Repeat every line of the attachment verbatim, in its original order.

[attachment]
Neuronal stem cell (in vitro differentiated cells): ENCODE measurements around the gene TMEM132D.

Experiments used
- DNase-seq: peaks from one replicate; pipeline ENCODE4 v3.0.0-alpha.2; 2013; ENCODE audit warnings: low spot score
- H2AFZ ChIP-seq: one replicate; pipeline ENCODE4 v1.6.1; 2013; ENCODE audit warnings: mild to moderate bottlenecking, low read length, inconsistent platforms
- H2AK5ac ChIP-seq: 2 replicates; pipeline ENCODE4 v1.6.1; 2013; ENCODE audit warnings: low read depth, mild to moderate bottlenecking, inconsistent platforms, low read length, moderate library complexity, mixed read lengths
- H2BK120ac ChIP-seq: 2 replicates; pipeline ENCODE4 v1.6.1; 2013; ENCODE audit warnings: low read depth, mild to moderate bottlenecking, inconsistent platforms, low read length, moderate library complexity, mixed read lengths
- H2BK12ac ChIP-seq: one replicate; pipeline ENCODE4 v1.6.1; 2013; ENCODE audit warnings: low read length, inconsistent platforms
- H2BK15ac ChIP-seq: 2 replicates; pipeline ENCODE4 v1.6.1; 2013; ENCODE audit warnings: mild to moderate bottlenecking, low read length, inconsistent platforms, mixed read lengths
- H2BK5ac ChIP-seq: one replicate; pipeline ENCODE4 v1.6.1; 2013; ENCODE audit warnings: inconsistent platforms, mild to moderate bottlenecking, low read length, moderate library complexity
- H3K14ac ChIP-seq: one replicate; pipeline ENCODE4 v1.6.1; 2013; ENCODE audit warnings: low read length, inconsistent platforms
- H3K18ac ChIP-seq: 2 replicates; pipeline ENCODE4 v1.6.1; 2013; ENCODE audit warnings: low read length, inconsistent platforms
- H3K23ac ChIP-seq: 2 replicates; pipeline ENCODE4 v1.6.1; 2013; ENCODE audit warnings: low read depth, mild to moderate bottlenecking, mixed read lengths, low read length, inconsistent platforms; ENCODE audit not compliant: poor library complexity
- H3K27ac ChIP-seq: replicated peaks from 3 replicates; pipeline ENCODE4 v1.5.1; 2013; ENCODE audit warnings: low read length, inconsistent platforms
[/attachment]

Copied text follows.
Neuronal stem cell (in vitro differentiated cells): ENCODE measurements around the gene TMEM132D.

Experiments used
- DNase-seq: peaks from one replicate; pipeline ENCODE4 v3.0.0-alpha.2; 2013; ENCODE audit warnings: low spot score
- H2AFZ ChIP-seq: one replicate; pipeline ENCODE4 v1.6.1; 2013; ENCODE audit warnings: mild to moderate bottlenecking, low read length, inconsistent platforms
- H2AK5ac ChIP-seq: 2 replicates; pipeline ENCODE4 v1.6.1; 2013; ENCODE audit warnings: low read depth, mild to moderate bottlenecking, inconsistent platforms, low read length, moderate library complexity, mixed read lengths
- H2BK120ac ChIP-seq: 2 replicates; pipeline ENCODE4 v1.6.1; 2013; ENCODE audit warnings: low read depth, mild to moderate bottlenecking, inconsistent platforms, low read length, moderate library complexity, mixed read lengths
- H2BK12ac ChIP-seq: one replicate; pipeline ENCODE4 v1.6.1; 2013; ENCODE audit warnings: low read length, inconsistent platforms
- H2BK15ac ChIP-seq: 2 replicates; pipeline ENCODE4 v1.6.1; 2013; ENCODE audit warnings: mild to moderate bottlenecking, low read length, inconsistent platforms, mixed read lengths
- H2BK5ac ChIP-seq: one replicate; pipeline ENCODE4 v1.6.1; 2013; ENCODE audit warnings: inconsistent platforms, mild to moderate bottlenecking, low read length, moderate library complexity
- H3K14ac ChIP-seq: one replicate; pipeline ENCODE4 v1.6.1; 2013; ENCODE audit warnings: low read length, inconsistent platforms
- H3K18ac ChIP-seq: 2 replicates; pipeline ENCODE4 v1.6.1; 2013; ENCODE audit warnings: low read length, inconsistent platforms
- H3K23ac ChIP-seq: 2 replicates; pipeline ENCODE4 v1.6.1; 2013; ENCODE audit warnings: low read depth, mild to moderate bottlenecking, mixed read lengths, low read length, inconsistent platforms; ENCODE audit not compliant: poor library complexity
- H3K27ac ChIP-seq: replicated peaks from 3 replicates; pipeline ENCODE4 v1.5.1; 2013; ENCODE audit warnings: low read length, inconsistent platforms